The four standard Android keys are also present in capacitive touch form along the bottom edge of the Epic 4G. Unlike most other Android phones, the capacitive buttons aren’t visibly outlined on the phone. You can only see them if they’re backlit, which has a timer associated with it that’s by default separate from the screen timer. What this means is that the row of Android buttons will actually disappear before the screen goes blank if you don’t touch the phone. Thankfully Samsung provides a setting to sync these two so both the screen and buttons go blank at the same time, but it’s just not enabled by default.

The Epic 4G is a good fit in my hand, but with a physical keyboard it is a thicker phone than most I’m used to. If you’re coming from a standard cellphone or feature phone, the Epic 4G is going to feel huge - if you’re coming from another Android/iOS device, it won’t be too bad.

From left to right: Google Nexus One, Samsung Epic 4G, iPhone 4

The phone is a mixture of materials, with the front being glossy plastic, then a chrome strip around the middle and a matte black back cover.

The back cover snaps off with relative ease revealing the 1500mAh battery, a microSD card slot and what looks like four external antenna connectors. I’m not really sure what the exposed connectors are for, perhaps to help during hardware testing/debug. Not having to take the battery out to get to the microSD card is a nice addition as well. The phone comes with a 16GB card as well as a microSD to SD card adapter for use in standard card readers.

Finally on the back we have a lens for the 5MP camera sensor and a single LED flash.

Physical Comparison
  Apple iPhone 4 Apple iPhone 3GS Samsung Epic 4G HTC EVO 4G Motorola Droid X
Height 115.2 mm (4.5") 115 mm (4.5") 124 mm (4.9") 121.9 mm (4.8") 127.5 mm (5.02")
Width 58.6 mm (2.31") 62.1 mm (2.44") 63.5 mm (2.5") 66.0 mm (2.6") 66.5 mm (2.62")
Depth 9.3 mm ( 0.37") 12.3 mm (0.48") 15.2 mm (0.6") 12.7 mm (0.5") 9.9 mm (0.39")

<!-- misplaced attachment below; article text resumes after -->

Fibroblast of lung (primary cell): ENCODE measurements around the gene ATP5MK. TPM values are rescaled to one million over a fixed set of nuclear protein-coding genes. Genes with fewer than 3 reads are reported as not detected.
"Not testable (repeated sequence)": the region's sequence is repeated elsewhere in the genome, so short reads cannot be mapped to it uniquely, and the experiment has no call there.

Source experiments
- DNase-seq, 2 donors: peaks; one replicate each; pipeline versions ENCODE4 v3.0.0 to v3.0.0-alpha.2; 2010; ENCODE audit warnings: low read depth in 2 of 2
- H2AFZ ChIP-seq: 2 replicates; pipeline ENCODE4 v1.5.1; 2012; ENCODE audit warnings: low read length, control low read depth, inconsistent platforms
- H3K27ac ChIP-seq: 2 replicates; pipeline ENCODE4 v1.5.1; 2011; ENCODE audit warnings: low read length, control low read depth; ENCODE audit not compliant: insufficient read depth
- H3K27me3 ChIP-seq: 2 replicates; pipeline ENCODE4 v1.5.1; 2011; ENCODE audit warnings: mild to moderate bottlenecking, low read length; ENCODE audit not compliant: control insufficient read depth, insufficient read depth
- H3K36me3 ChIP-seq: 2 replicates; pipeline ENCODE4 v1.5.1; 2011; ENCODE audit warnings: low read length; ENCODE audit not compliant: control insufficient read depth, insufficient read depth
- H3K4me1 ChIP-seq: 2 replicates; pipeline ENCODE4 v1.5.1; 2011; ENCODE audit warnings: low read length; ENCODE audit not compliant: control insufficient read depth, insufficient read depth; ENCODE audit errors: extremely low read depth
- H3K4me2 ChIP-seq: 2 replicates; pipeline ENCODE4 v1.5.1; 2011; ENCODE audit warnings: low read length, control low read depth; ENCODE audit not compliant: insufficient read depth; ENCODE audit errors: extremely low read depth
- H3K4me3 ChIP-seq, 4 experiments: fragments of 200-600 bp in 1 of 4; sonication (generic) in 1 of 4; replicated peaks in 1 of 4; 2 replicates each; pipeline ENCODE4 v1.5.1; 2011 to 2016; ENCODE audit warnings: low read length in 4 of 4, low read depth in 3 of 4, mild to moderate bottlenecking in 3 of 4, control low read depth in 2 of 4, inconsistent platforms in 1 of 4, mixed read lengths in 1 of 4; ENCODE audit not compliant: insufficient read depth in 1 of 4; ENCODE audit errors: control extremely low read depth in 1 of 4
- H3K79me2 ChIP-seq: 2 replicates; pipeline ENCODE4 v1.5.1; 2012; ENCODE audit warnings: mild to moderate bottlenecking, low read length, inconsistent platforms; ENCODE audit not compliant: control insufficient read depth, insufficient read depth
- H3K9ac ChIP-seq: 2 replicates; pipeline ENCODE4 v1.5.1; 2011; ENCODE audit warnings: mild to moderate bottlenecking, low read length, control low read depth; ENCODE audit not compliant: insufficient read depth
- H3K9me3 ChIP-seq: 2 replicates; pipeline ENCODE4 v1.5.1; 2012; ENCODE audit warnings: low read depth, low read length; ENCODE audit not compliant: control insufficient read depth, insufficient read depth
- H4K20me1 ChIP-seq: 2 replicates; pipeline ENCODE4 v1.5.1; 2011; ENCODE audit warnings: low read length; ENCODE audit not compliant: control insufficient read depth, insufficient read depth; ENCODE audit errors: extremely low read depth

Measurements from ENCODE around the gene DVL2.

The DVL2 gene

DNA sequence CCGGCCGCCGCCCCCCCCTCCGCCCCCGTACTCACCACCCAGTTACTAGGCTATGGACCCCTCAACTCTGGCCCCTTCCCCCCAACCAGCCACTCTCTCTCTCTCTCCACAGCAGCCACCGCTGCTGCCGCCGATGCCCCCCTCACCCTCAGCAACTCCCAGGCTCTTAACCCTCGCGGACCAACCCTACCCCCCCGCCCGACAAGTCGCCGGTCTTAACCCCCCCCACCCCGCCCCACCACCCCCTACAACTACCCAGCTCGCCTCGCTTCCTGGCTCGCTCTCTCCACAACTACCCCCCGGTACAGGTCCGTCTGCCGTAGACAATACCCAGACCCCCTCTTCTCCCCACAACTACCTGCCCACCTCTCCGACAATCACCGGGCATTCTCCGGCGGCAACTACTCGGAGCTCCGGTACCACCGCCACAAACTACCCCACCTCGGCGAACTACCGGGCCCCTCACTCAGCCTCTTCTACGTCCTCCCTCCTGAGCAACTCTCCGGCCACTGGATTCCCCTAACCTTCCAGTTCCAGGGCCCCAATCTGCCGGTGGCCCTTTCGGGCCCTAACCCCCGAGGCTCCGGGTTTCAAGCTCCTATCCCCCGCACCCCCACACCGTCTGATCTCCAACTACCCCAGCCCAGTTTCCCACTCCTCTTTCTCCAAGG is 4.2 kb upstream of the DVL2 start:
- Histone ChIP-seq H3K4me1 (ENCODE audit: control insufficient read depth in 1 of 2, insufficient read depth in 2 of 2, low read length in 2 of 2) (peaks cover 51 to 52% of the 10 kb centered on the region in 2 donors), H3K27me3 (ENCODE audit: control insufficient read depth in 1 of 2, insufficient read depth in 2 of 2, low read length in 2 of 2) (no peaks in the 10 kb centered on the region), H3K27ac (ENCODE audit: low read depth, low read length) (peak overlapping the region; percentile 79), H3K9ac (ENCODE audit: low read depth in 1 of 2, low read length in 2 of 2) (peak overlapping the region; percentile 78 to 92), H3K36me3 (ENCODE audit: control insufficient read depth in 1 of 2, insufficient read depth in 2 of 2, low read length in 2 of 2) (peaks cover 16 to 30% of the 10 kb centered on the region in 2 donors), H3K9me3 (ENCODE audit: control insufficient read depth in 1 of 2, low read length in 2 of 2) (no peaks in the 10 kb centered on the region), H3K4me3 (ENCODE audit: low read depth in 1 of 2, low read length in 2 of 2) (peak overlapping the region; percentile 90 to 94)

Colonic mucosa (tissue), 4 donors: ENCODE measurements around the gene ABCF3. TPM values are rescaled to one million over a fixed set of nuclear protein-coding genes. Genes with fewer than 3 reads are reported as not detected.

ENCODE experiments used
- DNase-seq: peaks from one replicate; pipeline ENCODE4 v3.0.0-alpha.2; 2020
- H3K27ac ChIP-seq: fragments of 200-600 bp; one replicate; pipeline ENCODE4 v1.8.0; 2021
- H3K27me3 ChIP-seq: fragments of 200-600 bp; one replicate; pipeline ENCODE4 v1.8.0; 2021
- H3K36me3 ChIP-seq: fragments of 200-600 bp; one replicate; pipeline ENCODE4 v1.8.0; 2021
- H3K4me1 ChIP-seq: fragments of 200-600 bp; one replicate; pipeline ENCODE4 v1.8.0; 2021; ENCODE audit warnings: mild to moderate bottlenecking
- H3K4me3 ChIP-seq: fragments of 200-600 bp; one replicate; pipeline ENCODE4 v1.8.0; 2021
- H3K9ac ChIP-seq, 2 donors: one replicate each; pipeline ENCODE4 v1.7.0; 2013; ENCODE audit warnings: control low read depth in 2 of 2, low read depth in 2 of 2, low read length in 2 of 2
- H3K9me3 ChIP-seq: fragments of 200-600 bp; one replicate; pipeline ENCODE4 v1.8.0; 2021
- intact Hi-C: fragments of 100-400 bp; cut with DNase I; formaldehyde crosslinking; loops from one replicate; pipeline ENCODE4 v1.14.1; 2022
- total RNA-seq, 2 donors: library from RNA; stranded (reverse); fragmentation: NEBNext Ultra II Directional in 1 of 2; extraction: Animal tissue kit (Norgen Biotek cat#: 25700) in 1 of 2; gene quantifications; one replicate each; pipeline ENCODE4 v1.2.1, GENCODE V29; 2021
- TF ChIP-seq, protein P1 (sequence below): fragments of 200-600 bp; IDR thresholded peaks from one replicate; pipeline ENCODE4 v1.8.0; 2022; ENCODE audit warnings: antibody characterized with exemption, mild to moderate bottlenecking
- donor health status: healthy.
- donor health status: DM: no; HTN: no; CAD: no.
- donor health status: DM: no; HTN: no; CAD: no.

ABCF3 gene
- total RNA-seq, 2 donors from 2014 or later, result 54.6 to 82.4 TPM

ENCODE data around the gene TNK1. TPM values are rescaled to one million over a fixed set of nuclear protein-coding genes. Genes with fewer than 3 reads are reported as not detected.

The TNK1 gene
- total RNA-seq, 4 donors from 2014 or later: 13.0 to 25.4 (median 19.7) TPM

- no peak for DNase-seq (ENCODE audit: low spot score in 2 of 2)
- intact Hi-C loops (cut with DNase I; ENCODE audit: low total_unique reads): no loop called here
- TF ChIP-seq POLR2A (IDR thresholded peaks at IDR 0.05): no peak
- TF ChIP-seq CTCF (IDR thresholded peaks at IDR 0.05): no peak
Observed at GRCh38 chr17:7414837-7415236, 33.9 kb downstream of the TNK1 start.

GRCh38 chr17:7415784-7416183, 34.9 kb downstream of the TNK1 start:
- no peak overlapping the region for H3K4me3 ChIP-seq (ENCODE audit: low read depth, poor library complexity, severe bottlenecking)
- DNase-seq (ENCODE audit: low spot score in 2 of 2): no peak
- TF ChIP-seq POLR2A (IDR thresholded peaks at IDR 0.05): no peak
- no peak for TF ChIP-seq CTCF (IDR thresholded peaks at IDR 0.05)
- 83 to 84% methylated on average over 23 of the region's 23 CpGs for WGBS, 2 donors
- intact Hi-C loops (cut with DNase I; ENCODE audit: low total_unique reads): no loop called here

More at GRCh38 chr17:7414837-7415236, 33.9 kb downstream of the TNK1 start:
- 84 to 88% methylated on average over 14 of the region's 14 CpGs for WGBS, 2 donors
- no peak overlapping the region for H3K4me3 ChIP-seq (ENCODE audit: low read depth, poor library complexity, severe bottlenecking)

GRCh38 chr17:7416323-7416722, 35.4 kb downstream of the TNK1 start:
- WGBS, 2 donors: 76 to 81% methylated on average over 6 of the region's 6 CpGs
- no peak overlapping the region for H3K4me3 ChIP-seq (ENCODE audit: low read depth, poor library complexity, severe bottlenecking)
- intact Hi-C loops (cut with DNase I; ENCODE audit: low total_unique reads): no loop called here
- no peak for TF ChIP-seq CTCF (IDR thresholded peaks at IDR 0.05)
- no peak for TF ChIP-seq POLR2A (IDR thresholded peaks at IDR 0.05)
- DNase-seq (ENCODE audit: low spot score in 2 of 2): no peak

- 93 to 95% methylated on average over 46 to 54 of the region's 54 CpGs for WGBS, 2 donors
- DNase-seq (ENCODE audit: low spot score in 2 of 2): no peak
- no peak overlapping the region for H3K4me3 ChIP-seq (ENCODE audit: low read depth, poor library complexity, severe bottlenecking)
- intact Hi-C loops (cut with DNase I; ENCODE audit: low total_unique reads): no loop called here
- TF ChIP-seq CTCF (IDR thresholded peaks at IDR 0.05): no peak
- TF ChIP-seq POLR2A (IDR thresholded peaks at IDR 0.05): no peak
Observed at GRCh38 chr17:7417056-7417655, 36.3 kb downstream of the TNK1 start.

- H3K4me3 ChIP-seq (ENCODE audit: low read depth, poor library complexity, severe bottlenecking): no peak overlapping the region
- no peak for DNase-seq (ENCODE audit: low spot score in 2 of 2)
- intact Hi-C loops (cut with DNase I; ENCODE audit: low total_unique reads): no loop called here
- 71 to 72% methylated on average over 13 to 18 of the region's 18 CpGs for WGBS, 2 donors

Weight 137 g (4.8 oz) 133 g (4.7 oz) (5.47 oz) 170 g (6.0 oz) 155 g (5.47 oz)
CPU Apple A4 @ ~800MHz Apple/Samsung A3 @ 600MHz Samsung Hummingbird @ 1GHz Qualcomm Scorpion @ 1GHz TI OMAP 3630 @ 1GHz
GPU PowerVR SGX 535 PowerVR SGX 535 PowerVR SGX 540 Adreno 200 PowerVR SGX 530
NAND 16GB or 32GB integrated 16 or 32GB integrated 1 GB integrated, 16 GB microSD preinstalled 1 GB integrated, 8 GB microSD preinstalled 8 GB integrated, preinstalled 16 GB microSD
Camera 5MP with LED Flash + Front Facing Camera 3MP with autofocus 5 MP with LED Flash and autofocus 8MP with dual LED Flash + Front Facing Camera 8MP with dual LED Flash
Screen 3.5" 640 x 960 LED backlit LCD 3.5" 320 x 480 4.0" 480 x 800 4.3" 480 x 800 4.3" 480 x 854
Battery Integrated 5.254Whr Integrated 4.51Whr Removable 5.55Whr Removable 5.5Whr Removable 5.698 Whr
Vectors of Innovation The Smoothest Android UI To Date
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  • Ethaniel - Monday, September 6, 2010 - link

    I have also noticed that all Android phones out there do some kind of "breakdancing". You think it has something to do with Android, but I think it has something to do with Java. Now, Java devs will probably want to eat my brain after this... but Java sucks. Big time. Making Android's UI based on Java was a bad, bad, really bad move. About four three time slower than C++, it demands more memory... completely inadequate for a mobile environment.
  • meatless - Monday, September 6, 2010 - link